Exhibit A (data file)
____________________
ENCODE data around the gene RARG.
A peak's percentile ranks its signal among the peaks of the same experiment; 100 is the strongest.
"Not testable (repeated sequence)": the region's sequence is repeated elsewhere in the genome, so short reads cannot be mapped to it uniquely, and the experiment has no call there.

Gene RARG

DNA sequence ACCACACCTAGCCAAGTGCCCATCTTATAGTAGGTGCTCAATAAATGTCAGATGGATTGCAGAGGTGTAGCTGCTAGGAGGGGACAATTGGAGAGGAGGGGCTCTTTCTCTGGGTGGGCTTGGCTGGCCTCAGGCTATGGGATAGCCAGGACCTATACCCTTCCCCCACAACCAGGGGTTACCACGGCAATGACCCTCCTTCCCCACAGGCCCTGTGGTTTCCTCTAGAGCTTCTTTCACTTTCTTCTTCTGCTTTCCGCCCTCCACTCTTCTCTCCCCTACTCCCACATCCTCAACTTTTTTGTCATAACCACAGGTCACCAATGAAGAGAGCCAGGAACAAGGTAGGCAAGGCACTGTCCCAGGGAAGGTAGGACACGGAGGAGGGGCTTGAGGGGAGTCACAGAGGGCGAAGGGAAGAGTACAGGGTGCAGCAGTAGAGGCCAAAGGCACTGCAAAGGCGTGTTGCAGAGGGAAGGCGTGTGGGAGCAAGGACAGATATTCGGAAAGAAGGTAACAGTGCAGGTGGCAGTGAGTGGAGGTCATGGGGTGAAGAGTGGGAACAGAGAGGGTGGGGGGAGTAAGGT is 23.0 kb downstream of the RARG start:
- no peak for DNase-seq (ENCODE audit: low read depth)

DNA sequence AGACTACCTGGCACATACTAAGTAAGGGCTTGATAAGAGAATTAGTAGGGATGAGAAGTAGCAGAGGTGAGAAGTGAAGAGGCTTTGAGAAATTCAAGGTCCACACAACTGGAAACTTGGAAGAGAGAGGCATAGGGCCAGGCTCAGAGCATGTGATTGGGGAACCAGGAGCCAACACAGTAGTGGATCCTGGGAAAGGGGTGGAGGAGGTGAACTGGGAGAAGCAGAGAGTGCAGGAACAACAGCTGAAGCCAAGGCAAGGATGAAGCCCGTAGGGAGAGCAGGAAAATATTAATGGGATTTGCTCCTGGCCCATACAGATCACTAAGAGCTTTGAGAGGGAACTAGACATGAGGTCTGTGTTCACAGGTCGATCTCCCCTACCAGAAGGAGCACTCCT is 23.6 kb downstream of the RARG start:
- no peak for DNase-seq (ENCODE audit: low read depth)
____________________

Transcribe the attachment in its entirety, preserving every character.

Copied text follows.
ENCODE data around the gene RARG.
A peak's percentile ranks its signal among the peaks of the same experiment; 100 is the strongest.
"Not testable (repeated sequence)": the region's sequence is repeated elsewhere in the genome, so short reads cannot be mapped to it uniquely, and the experiment has no call there.

Gene RARG

DNA sequence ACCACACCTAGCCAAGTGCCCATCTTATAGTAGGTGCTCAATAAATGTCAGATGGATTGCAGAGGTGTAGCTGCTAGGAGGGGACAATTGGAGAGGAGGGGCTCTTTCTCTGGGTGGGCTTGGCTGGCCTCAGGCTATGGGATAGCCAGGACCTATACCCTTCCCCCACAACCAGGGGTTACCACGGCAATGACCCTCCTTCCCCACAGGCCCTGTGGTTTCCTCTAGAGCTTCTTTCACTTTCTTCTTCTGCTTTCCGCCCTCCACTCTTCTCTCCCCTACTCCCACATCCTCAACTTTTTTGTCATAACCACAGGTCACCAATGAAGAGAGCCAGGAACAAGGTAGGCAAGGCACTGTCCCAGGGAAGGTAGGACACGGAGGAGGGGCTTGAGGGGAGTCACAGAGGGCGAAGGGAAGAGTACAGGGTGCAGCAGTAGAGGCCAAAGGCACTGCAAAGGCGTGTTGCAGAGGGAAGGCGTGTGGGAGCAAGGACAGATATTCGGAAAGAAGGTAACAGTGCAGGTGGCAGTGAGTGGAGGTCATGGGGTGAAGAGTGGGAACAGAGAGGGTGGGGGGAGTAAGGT is 23.0 kb downstream of the RARG start:
- no peak for DNase-seq (ENCODE audit: low read depth)

DNA sequence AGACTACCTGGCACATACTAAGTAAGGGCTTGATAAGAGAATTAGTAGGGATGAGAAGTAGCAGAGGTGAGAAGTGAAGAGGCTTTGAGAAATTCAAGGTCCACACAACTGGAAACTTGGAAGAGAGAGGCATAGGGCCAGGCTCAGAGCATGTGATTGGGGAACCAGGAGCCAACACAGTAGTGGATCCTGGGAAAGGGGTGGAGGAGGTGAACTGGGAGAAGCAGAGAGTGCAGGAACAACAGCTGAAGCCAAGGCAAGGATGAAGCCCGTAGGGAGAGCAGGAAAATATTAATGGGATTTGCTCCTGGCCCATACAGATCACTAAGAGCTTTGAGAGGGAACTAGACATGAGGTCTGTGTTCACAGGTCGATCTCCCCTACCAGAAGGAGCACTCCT is 23.6 kb downstream of the RARG start:
- no peak for DNase-seq (ENCODE audit: low read depth)